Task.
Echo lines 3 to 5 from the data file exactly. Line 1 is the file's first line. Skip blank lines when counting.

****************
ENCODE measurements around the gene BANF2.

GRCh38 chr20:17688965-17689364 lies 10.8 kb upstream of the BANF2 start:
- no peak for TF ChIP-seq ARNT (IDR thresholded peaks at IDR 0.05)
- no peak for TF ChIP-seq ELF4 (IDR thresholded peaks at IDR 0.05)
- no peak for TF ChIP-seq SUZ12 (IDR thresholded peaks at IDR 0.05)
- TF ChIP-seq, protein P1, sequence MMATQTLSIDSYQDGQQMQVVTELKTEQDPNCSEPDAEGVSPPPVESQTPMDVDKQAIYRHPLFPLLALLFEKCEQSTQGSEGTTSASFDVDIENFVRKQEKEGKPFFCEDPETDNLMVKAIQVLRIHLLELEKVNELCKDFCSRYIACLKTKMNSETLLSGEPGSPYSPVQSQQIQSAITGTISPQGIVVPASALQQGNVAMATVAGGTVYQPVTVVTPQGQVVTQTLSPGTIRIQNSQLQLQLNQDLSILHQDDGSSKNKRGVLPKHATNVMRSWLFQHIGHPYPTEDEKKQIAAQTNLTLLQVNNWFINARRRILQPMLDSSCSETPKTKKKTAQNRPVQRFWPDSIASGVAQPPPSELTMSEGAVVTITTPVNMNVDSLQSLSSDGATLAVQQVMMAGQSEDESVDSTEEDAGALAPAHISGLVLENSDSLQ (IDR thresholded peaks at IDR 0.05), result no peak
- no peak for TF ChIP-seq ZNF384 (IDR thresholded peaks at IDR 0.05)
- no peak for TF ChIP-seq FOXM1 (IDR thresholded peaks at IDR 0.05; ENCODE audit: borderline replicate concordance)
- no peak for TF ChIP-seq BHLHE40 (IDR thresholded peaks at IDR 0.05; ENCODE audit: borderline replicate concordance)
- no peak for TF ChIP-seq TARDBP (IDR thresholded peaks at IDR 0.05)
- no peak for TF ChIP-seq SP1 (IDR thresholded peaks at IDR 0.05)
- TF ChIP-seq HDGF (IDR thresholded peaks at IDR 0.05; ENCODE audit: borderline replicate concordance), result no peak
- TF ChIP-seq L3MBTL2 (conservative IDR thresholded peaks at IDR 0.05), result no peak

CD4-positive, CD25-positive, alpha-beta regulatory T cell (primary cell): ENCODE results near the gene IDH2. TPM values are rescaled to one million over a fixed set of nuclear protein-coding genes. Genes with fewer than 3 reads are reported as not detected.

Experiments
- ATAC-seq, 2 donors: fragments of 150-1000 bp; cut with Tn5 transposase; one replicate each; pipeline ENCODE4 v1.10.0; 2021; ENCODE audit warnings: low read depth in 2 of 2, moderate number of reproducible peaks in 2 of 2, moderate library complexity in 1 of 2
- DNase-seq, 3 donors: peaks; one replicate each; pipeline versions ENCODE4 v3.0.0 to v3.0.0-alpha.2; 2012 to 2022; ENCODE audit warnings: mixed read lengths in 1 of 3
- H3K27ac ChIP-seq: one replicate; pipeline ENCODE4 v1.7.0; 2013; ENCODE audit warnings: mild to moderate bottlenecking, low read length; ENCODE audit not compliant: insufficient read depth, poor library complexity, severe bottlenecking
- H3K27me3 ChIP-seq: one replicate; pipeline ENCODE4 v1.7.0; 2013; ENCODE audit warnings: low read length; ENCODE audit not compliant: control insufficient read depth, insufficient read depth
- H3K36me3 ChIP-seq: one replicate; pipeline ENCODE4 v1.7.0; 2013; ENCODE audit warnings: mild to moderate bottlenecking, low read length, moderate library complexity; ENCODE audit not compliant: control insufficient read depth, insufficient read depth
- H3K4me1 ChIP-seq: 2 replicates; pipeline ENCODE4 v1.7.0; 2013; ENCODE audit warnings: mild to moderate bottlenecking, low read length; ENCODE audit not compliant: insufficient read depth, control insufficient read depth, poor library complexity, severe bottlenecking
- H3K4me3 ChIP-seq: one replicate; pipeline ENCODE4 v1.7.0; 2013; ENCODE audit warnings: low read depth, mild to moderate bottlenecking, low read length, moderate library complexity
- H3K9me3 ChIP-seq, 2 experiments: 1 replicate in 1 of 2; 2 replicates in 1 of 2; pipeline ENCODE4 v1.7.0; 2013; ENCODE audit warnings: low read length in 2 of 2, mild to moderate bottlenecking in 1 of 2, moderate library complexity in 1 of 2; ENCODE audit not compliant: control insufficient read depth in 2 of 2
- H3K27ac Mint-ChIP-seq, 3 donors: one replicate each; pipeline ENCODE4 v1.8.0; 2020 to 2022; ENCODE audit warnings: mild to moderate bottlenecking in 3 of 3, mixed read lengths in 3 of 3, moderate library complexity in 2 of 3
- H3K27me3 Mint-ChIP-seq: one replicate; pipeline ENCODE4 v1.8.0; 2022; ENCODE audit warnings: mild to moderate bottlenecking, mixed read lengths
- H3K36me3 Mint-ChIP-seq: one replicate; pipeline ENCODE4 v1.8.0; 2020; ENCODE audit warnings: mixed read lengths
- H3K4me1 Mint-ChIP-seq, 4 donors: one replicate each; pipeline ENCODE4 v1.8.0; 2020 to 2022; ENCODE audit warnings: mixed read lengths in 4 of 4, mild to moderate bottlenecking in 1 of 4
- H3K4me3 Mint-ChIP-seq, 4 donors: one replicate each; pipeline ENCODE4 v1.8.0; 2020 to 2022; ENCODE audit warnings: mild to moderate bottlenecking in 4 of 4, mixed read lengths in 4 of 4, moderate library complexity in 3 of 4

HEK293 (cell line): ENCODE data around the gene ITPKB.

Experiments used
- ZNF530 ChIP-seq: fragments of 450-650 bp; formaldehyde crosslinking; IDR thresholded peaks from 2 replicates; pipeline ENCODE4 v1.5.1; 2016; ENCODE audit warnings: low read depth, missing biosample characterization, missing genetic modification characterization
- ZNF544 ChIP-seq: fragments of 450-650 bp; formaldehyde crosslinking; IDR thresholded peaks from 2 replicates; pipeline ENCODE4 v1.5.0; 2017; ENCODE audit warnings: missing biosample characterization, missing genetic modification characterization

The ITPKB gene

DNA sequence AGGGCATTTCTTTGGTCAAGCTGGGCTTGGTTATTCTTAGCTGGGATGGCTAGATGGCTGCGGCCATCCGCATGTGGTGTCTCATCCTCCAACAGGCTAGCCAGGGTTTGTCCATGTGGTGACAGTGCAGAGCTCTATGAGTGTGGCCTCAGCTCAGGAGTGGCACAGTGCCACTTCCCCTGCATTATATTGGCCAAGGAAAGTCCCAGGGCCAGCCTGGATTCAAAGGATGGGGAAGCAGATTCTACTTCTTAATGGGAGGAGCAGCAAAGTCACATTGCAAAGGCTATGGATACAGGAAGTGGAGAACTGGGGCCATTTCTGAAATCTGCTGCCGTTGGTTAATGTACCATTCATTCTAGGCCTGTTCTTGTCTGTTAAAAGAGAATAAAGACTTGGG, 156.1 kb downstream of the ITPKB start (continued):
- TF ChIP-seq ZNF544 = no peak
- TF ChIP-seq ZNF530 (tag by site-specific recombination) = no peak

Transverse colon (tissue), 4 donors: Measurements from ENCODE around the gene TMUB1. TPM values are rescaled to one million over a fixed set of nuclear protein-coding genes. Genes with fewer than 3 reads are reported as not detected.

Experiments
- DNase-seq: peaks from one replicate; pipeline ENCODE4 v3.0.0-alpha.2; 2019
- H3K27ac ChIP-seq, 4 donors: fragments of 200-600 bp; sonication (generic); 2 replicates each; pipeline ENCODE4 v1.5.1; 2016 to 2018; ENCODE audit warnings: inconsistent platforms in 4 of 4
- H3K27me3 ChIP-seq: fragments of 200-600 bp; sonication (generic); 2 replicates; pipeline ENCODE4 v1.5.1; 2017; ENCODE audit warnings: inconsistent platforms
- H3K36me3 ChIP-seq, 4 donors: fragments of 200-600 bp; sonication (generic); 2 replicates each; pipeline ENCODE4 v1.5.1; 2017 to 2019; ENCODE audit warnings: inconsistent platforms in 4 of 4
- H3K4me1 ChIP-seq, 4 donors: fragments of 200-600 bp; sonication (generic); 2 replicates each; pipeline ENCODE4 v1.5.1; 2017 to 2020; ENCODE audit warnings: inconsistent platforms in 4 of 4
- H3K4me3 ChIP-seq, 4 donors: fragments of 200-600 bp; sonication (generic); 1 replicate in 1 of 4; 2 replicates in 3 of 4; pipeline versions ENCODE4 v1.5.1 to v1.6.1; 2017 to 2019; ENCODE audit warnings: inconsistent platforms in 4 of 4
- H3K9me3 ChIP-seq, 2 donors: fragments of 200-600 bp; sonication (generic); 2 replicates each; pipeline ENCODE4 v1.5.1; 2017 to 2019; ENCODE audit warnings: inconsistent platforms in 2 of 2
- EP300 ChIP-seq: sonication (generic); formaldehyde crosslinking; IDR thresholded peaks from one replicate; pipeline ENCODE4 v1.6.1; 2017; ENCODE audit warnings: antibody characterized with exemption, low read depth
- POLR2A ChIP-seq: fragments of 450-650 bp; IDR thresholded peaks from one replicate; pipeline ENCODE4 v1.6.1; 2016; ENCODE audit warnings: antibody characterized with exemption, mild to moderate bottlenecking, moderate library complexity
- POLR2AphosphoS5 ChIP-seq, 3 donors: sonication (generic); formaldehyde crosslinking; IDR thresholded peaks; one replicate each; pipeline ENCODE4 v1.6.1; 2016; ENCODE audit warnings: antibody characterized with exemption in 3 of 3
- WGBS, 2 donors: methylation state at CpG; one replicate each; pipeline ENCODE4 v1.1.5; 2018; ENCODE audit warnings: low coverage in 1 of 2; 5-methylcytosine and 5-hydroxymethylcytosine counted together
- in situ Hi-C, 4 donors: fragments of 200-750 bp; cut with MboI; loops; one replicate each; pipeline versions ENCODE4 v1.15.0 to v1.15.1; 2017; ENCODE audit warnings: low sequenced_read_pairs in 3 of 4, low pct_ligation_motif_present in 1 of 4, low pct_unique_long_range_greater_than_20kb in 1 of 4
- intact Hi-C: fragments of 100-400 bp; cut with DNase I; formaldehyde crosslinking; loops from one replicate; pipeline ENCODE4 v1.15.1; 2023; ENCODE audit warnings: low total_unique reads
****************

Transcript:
- no peak for TF ChIP-seq ARNT (IDR thresholded peaks at IDR 0.05)
- no peak for TF ChIP-seq ELF4 (IDR thresholded peaks at IDR 0.05)
- no peak for TF ChIP-seq SUZ12 (IDR thresholded peaks at IDR 0.05)